In a statement on television, King - who was 16 when he wrote the messages - mentioned his comments & # 39; painful and embarrassing & # 39 ;.

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In a statement on television, King – who was 16 when he wrote the messages – mentioned his comments & # 39; painful and embarrassing & # 39 ;.

King also apologized in a tweet and even defended the Des Moines Register for publishing the article about his tweets

King also apologized in a tweet and even defended the Des Moines Register for publishing the article about his tweets

King also apologized in a tweet and even defended the Des Moines Register for publishing the article about his tweets

However, various Twitter users closed the newspaper for digging up the tweets

However, various Twitter users closed the newspaper for digging up the tweets

However, various Twitter users closed the newspaper for digging up the tweets

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However, the Iowa publication was immediately confronted with intense kickbacks after uncovering King & # 39; s tweets – with many people swearing at & # 39; canceling culture & # 39; and claimed that the newspaper was trying to undermine the good work he had done.

Shortly after the story was published, an angry local wrote on Twitter: & # 39; The PC culture did it again. Changed a young man who raised more than a million dollars for the UI Children & # 39; s Hospital to dig up his past. I find the way the Des Moines register deals with this disgraceful. You should be ashamed of yourself! & # 39;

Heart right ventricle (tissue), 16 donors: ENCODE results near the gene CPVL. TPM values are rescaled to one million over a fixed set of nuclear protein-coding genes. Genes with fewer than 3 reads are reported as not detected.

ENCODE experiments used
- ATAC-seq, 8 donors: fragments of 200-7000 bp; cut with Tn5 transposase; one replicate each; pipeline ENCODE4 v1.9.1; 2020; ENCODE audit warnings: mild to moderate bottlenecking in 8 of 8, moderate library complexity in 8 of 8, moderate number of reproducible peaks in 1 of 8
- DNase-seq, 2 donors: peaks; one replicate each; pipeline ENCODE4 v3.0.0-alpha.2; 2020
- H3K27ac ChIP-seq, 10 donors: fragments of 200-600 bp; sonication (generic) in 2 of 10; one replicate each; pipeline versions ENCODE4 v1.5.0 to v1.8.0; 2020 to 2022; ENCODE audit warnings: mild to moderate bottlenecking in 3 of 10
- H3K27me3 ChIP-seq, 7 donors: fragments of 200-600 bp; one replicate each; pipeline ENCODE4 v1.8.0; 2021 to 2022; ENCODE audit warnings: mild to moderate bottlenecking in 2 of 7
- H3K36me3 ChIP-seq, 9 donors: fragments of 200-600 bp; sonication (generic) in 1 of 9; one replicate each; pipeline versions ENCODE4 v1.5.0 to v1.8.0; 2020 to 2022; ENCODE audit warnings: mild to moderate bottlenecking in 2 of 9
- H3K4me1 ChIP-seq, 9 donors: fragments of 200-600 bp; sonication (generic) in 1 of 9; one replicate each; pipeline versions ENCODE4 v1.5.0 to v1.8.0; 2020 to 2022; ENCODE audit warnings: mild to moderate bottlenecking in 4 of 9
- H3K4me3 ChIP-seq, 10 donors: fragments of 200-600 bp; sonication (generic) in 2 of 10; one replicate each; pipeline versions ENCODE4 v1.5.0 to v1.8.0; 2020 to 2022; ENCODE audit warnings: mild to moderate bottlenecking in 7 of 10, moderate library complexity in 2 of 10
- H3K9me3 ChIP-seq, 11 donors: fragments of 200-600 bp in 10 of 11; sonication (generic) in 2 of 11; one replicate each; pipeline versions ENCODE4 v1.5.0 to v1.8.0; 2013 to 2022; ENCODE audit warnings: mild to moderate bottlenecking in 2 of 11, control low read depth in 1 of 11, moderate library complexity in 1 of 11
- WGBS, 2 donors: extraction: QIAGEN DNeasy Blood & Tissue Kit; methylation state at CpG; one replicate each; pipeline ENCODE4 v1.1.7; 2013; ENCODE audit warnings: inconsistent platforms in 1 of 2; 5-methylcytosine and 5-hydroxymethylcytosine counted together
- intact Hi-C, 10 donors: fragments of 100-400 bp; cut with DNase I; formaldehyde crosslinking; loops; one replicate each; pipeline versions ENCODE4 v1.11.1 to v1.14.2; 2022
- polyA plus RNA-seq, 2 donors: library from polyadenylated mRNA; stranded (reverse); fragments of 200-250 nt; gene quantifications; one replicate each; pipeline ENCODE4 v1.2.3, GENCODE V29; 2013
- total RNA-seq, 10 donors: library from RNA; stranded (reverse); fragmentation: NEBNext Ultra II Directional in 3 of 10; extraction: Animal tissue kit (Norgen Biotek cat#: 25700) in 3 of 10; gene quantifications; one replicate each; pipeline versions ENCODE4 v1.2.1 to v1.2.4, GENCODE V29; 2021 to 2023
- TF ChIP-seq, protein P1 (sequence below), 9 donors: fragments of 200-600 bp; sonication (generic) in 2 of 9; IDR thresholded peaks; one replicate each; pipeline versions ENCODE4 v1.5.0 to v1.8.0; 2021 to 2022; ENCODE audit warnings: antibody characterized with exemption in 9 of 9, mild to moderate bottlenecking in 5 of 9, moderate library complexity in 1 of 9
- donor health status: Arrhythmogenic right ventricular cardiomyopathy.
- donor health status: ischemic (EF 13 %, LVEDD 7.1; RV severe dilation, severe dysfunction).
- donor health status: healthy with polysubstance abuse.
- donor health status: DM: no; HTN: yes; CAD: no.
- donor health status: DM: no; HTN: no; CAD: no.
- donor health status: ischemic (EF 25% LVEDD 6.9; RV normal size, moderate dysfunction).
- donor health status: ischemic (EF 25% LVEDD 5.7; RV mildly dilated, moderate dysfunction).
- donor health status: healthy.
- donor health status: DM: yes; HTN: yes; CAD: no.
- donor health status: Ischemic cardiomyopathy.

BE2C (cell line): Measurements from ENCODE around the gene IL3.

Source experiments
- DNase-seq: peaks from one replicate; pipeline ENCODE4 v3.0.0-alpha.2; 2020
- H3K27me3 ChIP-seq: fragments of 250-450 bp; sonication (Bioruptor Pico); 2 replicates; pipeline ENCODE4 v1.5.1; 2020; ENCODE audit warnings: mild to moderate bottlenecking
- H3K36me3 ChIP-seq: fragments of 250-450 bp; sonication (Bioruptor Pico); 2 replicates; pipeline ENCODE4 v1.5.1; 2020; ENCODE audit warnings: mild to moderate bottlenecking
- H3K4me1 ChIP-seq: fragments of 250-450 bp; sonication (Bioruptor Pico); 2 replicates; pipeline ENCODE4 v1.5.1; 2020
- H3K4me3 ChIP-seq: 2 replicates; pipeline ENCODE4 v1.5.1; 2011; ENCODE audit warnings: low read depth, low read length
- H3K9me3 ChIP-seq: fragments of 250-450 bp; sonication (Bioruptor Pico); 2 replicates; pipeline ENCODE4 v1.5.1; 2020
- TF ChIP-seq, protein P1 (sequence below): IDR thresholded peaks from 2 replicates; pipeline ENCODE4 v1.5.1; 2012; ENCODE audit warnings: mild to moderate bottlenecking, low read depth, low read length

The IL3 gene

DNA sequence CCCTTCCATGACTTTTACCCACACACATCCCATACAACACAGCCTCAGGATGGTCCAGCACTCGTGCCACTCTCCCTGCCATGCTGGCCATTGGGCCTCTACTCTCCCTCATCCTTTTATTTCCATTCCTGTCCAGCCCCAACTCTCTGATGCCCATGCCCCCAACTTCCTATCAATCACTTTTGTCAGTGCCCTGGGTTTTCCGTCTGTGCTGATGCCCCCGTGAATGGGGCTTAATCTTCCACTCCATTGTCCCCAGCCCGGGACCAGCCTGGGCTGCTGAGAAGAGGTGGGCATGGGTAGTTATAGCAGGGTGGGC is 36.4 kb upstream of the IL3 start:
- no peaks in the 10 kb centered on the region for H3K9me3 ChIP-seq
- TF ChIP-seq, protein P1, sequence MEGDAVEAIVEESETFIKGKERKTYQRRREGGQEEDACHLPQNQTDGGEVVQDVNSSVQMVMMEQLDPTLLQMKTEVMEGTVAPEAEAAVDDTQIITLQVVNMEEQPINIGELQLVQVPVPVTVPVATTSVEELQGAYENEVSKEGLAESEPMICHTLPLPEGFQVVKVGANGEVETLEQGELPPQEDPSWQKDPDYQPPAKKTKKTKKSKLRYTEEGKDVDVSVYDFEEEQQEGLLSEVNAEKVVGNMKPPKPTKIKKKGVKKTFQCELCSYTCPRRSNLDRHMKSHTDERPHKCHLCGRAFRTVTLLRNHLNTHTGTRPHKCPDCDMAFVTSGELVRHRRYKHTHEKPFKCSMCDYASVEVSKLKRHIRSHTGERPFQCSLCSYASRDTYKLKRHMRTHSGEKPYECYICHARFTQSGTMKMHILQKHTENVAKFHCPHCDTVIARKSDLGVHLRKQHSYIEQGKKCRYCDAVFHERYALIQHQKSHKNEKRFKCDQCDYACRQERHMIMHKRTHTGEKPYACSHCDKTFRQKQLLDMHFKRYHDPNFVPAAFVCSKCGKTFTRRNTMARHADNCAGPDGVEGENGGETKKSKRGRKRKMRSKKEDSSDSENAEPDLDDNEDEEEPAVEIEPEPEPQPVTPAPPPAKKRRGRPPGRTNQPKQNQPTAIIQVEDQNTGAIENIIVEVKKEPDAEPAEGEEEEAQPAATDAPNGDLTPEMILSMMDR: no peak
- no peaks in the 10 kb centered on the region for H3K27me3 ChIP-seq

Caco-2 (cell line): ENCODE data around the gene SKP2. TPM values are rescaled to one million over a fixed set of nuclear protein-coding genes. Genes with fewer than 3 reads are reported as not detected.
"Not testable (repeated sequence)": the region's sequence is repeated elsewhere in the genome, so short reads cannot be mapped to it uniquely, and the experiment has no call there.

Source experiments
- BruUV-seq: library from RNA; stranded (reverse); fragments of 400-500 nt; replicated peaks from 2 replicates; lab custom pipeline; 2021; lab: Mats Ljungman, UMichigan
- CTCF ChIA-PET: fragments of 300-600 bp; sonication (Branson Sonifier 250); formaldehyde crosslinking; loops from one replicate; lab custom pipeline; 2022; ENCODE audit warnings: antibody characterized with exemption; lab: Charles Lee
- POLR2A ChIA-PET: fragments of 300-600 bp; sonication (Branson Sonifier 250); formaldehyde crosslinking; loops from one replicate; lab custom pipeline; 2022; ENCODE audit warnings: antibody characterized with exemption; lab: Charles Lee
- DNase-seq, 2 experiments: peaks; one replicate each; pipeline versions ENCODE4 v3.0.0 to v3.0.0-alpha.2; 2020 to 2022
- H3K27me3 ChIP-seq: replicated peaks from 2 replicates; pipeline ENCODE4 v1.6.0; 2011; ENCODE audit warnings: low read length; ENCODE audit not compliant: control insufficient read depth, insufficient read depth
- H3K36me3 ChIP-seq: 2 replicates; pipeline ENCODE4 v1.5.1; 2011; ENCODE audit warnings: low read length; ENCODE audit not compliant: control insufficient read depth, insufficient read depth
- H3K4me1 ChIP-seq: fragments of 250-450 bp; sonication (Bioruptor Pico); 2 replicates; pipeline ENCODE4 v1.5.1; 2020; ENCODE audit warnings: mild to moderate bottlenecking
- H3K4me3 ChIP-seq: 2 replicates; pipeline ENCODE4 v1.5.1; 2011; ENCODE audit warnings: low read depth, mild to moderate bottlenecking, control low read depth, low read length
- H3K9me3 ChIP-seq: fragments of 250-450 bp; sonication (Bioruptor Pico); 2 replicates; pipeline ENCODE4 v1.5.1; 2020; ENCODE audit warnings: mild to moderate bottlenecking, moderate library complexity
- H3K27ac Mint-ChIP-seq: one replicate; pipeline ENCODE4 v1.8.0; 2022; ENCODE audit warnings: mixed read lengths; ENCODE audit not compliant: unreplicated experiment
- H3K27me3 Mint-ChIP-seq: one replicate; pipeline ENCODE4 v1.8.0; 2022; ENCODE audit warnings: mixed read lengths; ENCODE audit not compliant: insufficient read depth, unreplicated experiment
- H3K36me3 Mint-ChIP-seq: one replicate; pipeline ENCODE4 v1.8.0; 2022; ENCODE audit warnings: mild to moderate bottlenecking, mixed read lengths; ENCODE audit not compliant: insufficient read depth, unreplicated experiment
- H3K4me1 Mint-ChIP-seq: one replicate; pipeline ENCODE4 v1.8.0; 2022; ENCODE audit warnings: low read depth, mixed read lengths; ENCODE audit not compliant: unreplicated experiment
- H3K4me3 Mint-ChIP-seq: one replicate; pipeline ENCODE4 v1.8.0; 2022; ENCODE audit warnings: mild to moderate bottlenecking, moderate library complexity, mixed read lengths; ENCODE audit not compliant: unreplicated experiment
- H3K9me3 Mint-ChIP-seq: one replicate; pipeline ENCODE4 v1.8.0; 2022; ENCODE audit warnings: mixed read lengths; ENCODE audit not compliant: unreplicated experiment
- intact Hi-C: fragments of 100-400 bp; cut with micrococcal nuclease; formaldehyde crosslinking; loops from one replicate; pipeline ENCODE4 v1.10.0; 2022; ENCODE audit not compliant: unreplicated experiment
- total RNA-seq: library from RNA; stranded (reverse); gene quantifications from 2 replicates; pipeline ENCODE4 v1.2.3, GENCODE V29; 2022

Another social media user wrote: & # 39; Carson King raises more than 1.1 million for children and a Des Moines Register employee (I refuse to call him a reporter) digs through high-school Twitter account school looking for a problem. He must think he has been appointed to the Supreme Court. & # 39;

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Prolific New York Magazine contributor Yashar Ali even came up with criticism and told his 460,000 Twitter followers that the Des Moines Register report on King's racist tweets is not & # 39; newsworthy & # 39; seemed to be.

& # 39; If Carson King had rebelled about the two tweets from the age of 16 or doubled, I would understand why the register would mention them, but according to the newspaper he was deeply remorseful. I don't understand how newsworthy it was, especially given the good work he did & # 39 ;.

The register went on defense and released a statement from their editor claiming that they were undecided about publishing the information and not their decision to lightly & # 39; to do.

Shortly after the story was published, an angry local wrote on Twitter: & # 39; The PC culture did it again. Has a young man who raises more than a million dollars for the UI Children & # 39; s Hospital, digging up his past ... You should be ashamed of yourself! & # 39;

Shortly after the story was published, an angry local wrote on Twitter: & # 39; The PC culture did it again. Has a young man who raises more than a million dollars for the UI Children & # 39; s Hospital, digging up his past ... You should be ashamed of yourself! & # 39;

Shortly after the story was published, an angry local wrote on Twitter: & # 39; The PC culture did it again. A young man who raised more than a million dollars for the UI Children & # 39; s Hospital, digging up his past … You should be ashamed of yourself! & # 39;

Prolific New York Magazine contributor Yashar Ali even responded to the criticism - told his 460,000 Twitter followers that the Des Moines Register report on King's racist tweets is not newsworthy & # 39; newsworthy & # 39; seemed to be

Prolific New York Magazine contributor Yashar Ali even responded to the criticism - told his 460,000 Twitter followers that the Des Moines Register report on King's racist tweets is not newsworthy & # 39; newsworthy & # 39; seemed to be

Prolific New York Magazine contributor Yashar Ali even responded to the criticism – told his 460,000 Twitter followers that the Des Moines Register report on King's racist tweets is not newsworthy & # 39; newsworthy & # 39; seemed to be